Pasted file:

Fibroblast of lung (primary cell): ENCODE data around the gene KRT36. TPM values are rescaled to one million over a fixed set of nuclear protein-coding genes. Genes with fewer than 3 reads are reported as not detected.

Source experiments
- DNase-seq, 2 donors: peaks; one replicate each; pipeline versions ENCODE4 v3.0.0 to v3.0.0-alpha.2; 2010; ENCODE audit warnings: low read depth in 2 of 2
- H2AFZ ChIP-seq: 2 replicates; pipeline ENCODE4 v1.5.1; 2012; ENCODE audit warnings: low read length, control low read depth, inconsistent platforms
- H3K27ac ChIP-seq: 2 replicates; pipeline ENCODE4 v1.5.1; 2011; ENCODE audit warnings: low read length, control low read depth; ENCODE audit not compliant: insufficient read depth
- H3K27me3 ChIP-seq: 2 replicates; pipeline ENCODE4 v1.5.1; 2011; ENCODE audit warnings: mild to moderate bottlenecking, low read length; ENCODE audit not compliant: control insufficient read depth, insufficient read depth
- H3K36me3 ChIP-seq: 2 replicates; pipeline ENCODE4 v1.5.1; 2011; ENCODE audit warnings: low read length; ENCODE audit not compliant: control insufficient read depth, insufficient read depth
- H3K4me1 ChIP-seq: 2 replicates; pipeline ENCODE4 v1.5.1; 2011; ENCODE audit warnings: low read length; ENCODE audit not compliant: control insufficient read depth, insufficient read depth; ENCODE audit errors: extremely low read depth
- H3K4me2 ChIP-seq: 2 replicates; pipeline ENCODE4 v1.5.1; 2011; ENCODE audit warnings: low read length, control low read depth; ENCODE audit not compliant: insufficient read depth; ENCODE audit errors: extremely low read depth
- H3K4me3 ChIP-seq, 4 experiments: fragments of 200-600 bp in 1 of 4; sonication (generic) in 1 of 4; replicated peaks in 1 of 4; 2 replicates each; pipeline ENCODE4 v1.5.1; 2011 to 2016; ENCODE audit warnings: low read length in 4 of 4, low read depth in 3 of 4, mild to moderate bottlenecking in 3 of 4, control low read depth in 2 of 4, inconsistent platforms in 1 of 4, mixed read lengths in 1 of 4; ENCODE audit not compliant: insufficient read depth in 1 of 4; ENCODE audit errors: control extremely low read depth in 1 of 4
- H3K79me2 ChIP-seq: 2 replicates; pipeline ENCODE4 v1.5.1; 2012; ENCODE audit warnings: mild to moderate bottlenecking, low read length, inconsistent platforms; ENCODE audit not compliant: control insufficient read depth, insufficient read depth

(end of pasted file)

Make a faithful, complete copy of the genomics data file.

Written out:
Fibroblast of lung (primary cell): ENCODE data around the gene KRT36. TPM values are rescaled to one million over a fixed set of nuclear protein-coding genes. Genes with fewer than 3 reads are reported as not detected.

Source experiments
- DNase-seq, 2 donors: peaks; one replicate each; pipeline versions ENCODE4 v3.0.0 to v3.0.0-alpha.2; 2010; ENCODE audit warnings: low read depth in 2 of 2
- H2AFZ ChIP-seq: 2 replicates; pipeline ENCODE4 v1.5.1; 2012; ENCODE audit warnings: low read length, control low read depth, inconsistent platforms
- H3K27ac ChIP-seq: 2 replicates; pipeline ENCODE4 v1.5.1; 2011; ENCODE audit warnings: low read length, control low read depth; ENCODE audit not compliant: insufficient read depth
- H3K27me3 ChIP-seq: 2 replicates; pipeline ENCODE4 v1.5.1; 2011; ENCODE audit warnings: mild to moderate bottlenecking, low read length; ENCODE audit not compliant: control insufficient read depth, insufficient read depth
- H3K36me3 ChIP-seq: 2 replicates; pipeline ENCODE4 v1.5.1; 2011; ENCODE audit warnings: low read length; ENCODE audit not compliant: control insufficient read depth, insufficient read depth
- H3K4me1 ChIP-seq: 2 replicates; pipeline ENCODE4 v1.5.1; 2011; ENCODE audit warnings: low read length; ENCODE audit not compliant: control insufficient read depth, insufficient read depth; ENCODE audit errors: extremely low read depth
- H3K4me2 ChIP-seq: 2 replicates; pipeline ENCODE4 v1.5.1; 2011; ENCODE audit warnings: low read length, control low read depth; ENCODE audit not compliant: insufficient read depth; ENCODE audit errors: extremely low read depth
- H3K4me3 ChIP-seq, 4 experiments: fragments of 200-600 bp in 1 of 4; sonication (generic) in 1 of 4; replicated peaks in 1 of 4; 2 replicates each; pipeline ENCODE4 v1.5.1; 2011 to 2016; ENCODE audit warnings: low read length in 4 of 4, low read depth in 3 of 4, mild to moderate bottlenecking in 3 of 4, control low read depth in 2 of 4, inconsistent platforms in 1 of 4, mixed read lengths in 1 of 4; ENCODE audit not compliant: insufficient read depth in 1 of 4; ENCODE audit errors: control extremely low read depth in 1 of 4
- H3K79me2 ChIP-seq: 2 replicates; pipeline ENCODE4 v1.5.1; 2012; ENCODE audit warnings: mild to moderate bottlenecking, low read length, inconsistent platforms; ENCODE audit not compliant: control insufficient read depth, insufficient read depth